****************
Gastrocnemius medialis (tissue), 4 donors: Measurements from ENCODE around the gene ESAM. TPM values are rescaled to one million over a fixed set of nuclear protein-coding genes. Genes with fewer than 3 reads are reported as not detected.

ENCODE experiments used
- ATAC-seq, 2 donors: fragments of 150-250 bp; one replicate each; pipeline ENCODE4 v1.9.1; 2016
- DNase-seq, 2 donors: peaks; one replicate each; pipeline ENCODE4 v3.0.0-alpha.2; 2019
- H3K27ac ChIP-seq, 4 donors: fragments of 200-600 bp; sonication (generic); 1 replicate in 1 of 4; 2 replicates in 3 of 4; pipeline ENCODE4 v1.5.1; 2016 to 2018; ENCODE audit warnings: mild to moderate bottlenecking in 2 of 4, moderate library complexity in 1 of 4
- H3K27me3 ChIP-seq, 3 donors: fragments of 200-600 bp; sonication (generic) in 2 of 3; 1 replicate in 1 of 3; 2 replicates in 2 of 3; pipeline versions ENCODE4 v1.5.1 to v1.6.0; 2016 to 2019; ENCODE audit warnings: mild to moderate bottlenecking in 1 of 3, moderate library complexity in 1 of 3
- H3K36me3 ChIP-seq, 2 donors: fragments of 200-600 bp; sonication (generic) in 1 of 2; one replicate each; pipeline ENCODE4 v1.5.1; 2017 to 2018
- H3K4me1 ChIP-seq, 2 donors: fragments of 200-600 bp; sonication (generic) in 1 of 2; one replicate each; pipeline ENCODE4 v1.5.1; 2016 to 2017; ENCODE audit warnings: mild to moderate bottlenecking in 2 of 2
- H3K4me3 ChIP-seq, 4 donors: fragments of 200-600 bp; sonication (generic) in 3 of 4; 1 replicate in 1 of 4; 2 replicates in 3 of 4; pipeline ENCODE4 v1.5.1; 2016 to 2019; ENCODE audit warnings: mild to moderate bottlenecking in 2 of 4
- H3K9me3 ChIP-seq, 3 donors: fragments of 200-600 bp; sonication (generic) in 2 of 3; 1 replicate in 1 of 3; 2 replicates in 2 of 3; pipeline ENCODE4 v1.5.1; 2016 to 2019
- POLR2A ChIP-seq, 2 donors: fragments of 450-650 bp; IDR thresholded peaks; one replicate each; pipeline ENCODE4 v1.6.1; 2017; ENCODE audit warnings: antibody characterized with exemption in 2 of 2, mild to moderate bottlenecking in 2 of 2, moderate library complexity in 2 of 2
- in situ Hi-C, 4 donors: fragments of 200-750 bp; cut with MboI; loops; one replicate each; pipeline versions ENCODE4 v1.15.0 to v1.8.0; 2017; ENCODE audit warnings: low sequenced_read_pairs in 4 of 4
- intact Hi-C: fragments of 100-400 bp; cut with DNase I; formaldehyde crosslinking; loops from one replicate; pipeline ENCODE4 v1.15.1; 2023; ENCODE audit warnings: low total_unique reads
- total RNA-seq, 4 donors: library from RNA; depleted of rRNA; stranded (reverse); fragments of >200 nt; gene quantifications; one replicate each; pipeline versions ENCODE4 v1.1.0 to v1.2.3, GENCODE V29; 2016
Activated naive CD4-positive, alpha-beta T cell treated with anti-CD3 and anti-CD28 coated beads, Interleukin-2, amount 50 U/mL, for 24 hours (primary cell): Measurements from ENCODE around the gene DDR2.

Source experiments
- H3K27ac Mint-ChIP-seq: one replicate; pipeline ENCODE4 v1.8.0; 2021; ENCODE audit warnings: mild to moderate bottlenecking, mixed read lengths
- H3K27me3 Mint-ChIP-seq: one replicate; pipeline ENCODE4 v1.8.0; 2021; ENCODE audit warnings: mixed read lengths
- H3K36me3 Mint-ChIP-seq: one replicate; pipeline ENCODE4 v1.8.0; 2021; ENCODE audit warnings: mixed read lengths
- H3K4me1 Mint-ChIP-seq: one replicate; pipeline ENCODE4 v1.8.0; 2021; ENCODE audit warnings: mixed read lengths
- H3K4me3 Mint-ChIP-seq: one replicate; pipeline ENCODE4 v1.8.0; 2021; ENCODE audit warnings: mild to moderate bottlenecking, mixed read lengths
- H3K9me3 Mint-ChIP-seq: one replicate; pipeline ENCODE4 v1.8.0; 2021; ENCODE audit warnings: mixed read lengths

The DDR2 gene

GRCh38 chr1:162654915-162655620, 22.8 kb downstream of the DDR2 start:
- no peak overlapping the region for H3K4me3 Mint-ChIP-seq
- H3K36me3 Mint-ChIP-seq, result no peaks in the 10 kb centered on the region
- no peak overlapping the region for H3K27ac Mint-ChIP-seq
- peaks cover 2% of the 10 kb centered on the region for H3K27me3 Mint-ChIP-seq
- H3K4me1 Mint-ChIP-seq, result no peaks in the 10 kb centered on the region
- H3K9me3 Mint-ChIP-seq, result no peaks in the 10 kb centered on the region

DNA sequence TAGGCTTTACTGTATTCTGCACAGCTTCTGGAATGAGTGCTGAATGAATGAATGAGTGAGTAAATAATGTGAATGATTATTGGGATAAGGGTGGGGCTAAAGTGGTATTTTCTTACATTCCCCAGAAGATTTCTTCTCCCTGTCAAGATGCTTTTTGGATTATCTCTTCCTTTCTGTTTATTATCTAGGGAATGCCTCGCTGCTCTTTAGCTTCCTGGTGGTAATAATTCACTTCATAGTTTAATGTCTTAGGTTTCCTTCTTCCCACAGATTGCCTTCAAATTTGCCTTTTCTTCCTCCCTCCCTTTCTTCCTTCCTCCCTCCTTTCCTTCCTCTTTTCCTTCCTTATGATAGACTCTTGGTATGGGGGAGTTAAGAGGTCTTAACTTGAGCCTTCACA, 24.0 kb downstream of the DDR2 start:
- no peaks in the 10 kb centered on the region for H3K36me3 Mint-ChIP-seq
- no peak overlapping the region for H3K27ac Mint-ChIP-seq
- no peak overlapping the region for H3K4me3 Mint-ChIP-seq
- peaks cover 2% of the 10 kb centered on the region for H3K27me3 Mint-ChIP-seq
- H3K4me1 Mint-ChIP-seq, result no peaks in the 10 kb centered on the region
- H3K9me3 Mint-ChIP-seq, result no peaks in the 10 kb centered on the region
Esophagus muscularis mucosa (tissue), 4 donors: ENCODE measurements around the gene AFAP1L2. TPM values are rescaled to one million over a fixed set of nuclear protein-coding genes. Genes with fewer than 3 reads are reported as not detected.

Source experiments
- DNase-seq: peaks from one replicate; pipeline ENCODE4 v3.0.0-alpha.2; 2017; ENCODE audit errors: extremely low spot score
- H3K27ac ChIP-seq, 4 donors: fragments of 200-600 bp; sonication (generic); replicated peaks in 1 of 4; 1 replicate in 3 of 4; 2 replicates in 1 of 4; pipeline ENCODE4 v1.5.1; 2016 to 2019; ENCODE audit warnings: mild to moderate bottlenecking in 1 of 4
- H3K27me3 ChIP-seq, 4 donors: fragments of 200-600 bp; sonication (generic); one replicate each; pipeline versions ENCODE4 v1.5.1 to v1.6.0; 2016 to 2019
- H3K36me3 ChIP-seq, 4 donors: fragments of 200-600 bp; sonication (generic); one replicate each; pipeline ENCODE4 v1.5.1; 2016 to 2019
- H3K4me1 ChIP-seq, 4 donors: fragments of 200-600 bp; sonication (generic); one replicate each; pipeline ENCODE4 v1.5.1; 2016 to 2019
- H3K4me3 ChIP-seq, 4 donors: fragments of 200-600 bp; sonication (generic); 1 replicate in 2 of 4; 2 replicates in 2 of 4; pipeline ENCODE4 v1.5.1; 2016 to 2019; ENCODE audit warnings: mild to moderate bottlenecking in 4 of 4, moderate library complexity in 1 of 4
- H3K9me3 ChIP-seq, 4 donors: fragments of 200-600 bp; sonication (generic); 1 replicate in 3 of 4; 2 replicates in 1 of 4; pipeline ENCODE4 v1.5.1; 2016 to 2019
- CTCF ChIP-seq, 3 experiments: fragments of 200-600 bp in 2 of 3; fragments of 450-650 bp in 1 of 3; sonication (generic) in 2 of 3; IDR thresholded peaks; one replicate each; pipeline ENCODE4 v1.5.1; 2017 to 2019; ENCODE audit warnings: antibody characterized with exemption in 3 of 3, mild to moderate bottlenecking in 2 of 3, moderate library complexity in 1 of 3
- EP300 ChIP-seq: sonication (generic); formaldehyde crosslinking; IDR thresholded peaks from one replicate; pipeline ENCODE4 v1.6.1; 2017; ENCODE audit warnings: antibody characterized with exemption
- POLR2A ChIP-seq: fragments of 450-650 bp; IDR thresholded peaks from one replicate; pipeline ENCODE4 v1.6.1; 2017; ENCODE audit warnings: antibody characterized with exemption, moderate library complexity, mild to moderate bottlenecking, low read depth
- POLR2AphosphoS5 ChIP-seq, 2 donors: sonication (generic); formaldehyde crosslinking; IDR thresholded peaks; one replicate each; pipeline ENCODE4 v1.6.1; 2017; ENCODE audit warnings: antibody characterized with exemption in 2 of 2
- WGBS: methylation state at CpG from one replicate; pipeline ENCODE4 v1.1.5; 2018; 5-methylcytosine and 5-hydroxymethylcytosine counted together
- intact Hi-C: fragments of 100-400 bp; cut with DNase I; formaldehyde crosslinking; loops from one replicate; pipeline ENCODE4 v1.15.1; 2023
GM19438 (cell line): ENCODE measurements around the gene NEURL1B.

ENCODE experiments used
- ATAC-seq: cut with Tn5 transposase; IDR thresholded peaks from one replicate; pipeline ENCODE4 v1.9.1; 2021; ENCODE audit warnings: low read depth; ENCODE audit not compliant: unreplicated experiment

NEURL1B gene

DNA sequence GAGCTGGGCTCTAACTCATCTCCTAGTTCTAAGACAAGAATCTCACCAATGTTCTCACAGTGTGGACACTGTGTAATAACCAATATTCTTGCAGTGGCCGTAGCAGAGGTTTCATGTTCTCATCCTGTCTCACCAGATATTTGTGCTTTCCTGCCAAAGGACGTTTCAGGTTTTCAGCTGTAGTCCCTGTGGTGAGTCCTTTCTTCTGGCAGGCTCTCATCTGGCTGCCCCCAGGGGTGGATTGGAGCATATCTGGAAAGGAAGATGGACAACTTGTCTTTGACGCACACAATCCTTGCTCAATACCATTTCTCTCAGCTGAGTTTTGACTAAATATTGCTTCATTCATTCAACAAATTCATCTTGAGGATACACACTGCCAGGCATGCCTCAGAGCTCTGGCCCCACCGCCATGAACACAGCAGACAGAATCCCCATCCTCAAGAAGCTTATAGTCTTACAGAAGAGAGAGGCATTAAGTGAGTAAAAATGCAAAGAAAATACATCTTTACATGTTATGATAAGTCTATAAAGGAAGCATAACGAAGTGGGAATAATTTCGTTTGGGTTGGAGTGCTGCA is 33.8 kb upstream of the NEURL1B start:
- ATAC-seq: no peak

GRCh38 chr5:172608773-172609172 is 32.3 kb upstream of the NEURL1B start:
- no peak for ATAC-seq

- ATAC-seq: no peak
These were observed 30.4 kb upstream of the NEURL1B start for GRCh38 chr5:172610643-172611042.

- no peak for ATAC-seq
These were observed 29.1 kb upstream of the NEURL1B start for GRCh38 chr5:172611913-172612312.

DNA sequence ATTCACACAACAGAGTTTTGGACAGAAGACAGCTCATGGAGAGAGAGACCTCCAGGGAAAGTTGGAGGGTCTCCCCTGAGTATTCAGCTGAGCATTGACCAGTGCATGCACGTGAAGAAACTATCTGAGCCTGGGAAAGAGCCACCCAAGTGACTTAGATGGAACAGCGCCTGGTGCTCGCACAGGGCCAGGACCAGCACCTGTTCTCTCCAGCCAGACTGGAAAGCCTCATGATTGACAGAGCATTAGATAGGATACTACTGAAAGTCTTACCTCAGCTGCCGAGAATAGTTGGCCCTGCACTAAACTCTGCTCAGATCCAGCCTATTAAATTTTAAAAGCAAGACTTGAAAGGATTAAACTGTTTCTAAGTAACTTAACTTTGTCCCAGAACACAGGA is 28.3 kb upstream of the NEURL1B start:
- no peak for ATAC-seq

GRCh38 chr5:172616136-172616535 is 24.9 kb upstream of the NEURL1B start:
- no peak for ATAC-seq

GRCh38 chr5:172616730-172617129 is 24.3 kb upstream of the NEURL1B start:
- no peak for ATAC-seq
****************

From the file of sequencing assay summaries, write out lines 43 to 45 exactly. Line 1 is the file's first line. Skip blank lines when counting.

- H3K36me3 ChIP-seq, 4 donors: fragments of 200-600 bp; sonication (generic); one replicate each; pipeline ENCODE4 v1.5.1; 2016 to 2019
- H3K4me1 ChIP-seq, 4 donors: fragments of 200-600 bp; sonication (generic); one replicate each; pipeline ENCODE4 v1.5.1; 2016 to 2019
- H3K4me3 ChIP-seq, 4 donors: fragments of 200-600 bp; sonication (generic); 1 replicate in 2 of 4; 2 replicates in 2 of 4; pipeline ENCODE4 v1.5.1; 2016 to 2019; ENCODE audit warnings: mild to moderate bottlenecking in 4 of 4, moderate library complexity in 1 of 4